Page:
Many high-school students who have the desire to go to college and the willingness to work hard but haven’t had the opportunity to become college ready. These are often students with B or C averages who don’t get placed in college prep courses. Instead, they are likely to get tracked with peers of similar or lower academic performance and engagement. But what happens by detracking these students and placing them in more challenging classes with higher expectations? As scientists dedicated to studying adolescent health and academic performance, we wanted to see whether placing B- or C-average students in a college preparatory program could have a positive effect on their social networks, psychosocial outcomes and health behaviors.
In our randomized controlled trial, the experimental group of students was enrolled in the Advancement via Individual Determination program of rigorous college preparatory courses. This placed them on an academic track typically targeting higher-achieving students. They also attended a daily AVID elective class, where teachers provided academic skills coaching and supported navigation of the college application process. The control group received typical high-school programming.
Higher expectations yielded better outcomes
We discovered that the AVID program, aimed at increasing educational opportunities for under-represented and economically disadvantaged students, also improved their health behaviors and significantly reduced substance use.
After one year, students in the AVID group had lower odds of using substances and of associating with substance-using peers. They also had about 1.7 times the odds of socializing with peers who were more involved with academics. And the AVID program proved especially effective with boys, lowering their stress and building their engagement with school.
Here are three takeaways from our research that we believe can be applied by educators at all levels of the school system.
Takeaway No. 1: Disrupt typical academic practices by detracking
Academic tracking is a common practice in high schools that clusters students of similar academic performance together so that educators can tailor academic rigor to meet their student’s level of preparation.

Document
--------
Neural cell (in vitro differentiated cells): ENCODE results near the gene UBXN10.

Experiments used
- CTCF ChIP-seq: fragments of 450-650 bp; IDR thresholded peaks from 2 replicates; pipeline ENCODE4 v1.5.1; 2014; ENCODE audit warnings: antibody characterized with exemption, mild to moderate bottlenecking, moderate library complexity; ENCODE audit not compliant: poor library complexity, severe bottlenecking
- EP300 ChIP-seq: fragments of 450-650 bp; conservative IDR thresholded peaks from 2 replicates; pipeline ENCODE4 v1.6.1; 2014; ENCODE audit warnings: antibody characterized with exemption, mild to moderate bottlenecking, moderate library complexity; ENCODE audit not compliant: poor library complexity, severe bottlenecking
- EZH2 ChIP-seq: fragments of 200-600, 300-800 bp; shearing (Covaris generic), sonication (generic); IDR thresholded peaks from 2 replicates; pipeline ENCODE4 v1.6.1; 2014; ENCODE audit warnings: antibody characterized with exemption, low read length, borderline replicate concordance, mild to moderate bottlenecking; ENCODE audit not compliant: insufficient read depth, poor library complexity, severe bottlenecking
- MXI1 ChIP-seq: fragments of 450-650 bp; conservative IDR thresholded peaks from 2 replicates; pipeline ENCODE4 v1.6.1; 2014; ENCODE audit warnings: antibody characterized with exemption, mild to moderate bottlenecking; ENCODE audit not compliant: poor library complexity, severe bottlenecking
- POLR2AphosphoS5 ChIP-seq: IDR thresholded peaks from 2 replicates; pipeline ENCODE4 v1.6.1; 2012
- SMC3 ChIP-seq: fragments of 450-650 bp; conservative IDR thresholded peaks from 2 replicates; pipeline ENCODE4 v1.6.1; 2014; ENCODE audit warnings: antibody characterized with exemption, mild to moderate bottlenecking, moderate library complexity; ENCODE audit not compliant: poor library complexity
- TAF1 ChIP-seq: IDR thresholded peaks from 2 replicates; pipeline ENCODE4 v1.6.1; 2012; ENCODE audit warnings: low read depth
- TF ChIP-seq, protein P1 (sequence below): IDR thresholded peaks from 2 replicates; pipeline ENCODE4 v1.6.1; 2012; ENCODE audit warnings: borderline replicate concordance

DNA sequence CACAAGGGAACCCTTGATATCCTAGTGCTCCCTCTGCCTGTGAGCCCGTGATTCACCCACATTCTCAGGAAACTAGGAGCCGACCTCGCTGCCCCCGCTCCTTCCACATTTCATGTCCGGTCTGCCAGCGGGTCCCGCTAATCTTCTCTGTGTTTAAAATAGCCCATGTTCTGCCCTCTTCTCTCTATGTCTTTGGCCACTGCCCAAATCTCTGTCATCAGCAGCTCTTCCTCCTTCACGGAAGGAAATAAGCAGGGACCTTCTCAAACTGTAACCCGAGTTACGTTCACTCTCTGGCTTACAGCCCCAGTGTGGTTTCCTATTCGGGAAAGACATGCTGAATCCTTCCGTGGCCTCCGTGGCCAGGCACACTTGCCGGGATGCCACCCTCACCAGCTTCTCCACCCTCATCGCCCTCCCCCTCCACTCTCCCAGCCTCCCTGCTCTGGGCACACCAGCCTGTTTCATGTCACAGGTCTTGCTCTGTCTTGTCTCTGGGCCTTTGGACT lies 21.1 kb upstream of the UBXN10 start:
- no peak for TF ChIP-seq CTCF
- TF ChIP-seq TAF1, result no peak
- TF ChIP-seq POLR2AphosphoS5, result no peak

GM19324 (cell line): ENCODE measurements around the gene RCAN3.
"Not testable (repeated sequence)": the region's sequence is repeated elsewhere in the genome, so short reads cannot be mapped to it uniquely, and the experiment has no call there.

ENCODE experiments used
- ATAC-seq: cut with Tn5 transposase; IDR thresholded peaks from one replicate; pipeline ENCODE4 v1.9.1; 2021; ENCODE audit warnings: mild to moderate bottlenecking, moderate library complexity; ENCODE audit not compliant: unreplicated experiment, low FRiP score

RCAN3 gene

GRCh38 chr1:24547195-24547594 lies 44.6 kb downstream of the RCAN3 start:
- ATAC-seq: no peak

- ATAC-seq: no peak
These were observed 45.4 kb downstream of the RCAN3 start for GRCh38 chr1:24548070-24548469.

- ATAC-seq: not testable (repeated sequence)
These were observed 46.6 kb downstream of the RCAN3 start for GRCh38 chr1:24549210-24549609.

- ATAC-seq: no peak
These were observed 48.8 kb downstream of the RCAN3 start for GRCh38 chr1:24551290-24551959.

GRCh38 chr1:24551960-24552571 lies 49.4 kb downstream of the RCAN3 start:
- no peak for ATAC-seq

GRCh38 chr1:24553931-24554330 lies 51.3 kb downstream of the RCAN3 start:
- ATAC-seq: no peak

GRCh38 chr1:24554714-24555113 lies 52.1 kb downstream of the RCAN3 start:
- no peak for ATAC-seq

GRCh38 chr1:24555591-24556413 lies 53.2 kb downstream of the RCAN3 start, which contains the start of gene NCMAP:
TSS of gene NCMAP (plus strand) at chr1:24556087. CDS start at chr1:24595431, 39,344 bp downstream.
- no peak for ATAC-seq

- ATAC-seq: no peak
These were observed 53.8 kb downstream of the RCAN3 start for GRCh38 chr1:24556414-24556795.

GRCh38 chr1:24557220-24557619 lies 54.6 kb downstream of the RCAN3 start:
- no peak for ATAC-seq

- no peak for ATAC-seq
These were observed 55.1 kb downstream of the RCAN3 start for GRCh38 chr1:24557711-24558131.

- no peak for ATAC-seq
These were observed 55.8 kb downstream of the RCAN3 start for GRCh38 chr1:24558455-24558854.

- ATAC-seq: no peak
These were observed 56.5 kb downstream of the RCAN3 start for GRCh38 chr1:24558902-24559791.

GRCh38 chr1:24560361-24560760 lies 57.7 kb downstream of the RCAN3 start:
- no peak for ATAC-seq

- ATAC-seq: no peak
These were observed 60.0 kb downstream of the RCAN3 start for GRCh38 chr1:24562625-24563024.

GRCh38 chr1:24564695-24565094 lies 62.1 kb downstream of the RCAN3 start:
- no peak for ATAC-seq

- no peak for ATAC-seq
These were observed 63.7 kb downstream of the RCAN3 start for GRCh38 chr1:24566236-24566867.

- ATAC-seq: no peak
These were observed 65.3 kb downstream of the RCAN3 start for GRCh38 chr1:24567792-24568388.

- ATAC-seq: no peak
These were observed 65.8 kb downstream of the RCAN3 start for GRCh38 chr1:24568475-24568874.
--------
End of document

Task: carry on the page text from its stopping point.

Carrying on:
However, tracking has potential problems. First, studies show that many low-track classes are comprised of minoritized and low-income students, further stacking the deck against historically marginalized populations. Additionally, grouping lower-performing students together reinforces connections with low-performing peers, and that may lead to school disengagement and risky health behaviors, such as substance use.
Our study randomly detracked students from high schools that primarily served low-income and Latinx families. The experimental group received a daily AVID elective class, and the students were encouraged to enroll in high-performing academic courses, while the control group did not. As a result, the AVID students were exposed to more academically successful peers and more prosocial networks. Our study found that mixing lower- and middle-performing youths with high-performing youths led to better student health.
We spoke to AVID elective teacher and staff developer Nick Kempski of West Chicago High School, who had unique insight into these powerful outcomes of detracking.
“I think that is the best thing we do in AVID, where we kind of bridge that gap between maybe underperforming students and high-performing students. The high-performing students are able to take a leadership role and help some of the other students who might not be as academically gifted through processes. That way they gain confidence, and they understand that there are other people in the room who want to help them,” he explains.
Takeaway No. 2: Success runs in the “family”
Students in the study participated in a daily elective AVID class, where they worked with teachers who provided not only academic skills coaching but also facilitated the development of student agency. AVID defines student agency as a state in which students believe in themselves and “act intentionally to build relationships, persist through obstacles and develop their academic, social, emotional and professional skills to reach their potential.”